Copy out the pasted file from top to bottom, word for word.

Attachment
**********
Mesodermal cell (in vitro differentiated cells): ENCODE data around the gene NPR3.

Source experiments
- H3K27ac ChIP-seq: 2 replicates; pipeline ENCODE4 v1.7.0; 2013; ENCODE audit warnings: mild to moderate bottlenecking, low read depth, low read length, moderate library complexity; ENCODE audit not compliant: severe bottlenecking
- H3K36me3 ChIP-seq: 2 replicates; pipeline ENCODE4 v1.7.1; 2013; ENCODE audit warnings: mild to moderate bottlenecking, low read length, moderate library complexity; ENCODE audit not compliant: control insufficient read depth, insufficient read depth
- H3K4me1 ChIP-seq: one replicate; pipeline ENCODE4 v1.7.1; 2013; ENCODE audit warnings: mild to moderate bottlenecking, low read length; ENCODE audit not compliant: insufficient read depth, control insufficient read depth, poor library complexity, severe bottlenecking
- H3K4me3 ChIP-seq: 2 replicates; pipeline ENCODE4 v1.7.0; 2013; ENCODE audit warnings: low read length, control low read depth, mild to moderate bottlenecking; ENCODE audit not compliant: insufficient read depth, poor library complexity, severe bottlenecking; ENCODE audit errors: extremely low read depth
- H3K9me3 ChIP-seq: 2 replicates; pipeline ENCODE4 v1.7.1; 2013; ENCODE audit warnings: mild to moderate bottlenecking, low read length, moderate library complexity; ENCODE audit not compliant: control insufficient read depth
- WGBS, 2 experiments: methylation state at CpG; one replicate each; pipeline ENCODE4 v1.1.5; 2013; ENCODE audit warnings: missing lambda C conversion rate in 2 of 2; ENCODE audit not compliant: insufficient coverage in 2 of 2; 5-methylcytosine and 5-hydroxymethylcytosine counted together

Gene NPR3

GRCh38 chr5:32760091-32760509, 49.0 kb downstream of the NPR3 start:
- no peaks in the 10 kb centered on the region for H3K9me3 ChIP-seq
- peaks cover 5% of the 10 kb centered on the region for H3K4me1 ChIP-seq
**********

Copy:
Mesodermal cell (in vitro differentiated cells): ENCODE data around the gene NPR3.

Source experiments
- H3K27ac ChIP-seq: 2 replicates; pipeline ENCODE4 v1.7.0; 2013; ENCODE audit warnings: mild to moderate bottlenecking, low read depth, low read length, moderate library complexity; ENCODE audit not compliant: severe bottlenecking
- H3K36me3 ChIP-seq: 2 replicates; pipeline ENCODE4 v1.7.1; 2013; ENCODE audit warnings: mild to moderate bottlenecking, low read length, moderate library complexity; ENCODE audit not compliant: control insufficient read depth, insufficient read depth
- H3K4me1 ChIP-seq: one replicate; pipeline ENCODE4 v1.7.1; 2013; ENCODE audit warnings: mild to moderate bottlenecking, low read length; ENCODE audit not compliant: insufficient read depth, control insufficient read depth, poor library complexity, severe bottlenecking
- H3K4me3 ChIP-seq: 2 replicates; pipeline ENCODE4 v1.7.0; 2013; ENCODE audit warnings: low read length, control low read depth, mild to moderate bottlenecking; ENCODE audit not compliant: insufficient read depth, poor library complexity, severe bottlenecking; ENCODE audit errors: extremely low read depth
- H3K9me3 ChIP-seq: 2 replicates; pipeline ENCODE4 v1.7.1; 2013; ENCODE audit warnings: mild to moderate bottlenecking, low read length, moderate library complexity; ENCODE audit not compliant: control insufficient read depth
- WGBS, 2 experiments: methylation state at CpG; one replicate each; pipeline ENCODE4 v1.1.5; 2013; ENCODE audit warnings: missing lambda C conversion rate in 2 of 2; ENCODE audit not compliant: insufficient coverage in 2 of 2; 5-methylcytosine and 5-hydroxymethylcytosine counted together

Gene NPR3

GRCh38 chr5:32760091-32760509, 49.0 kb downstream of the NPR3 start:
- no peaks in the 10 kb centered on the region for H3K9me3 ChIP-seq
- peaks cover 5% of the 10 kb centered on the region for H3K4me1 ChIP-seq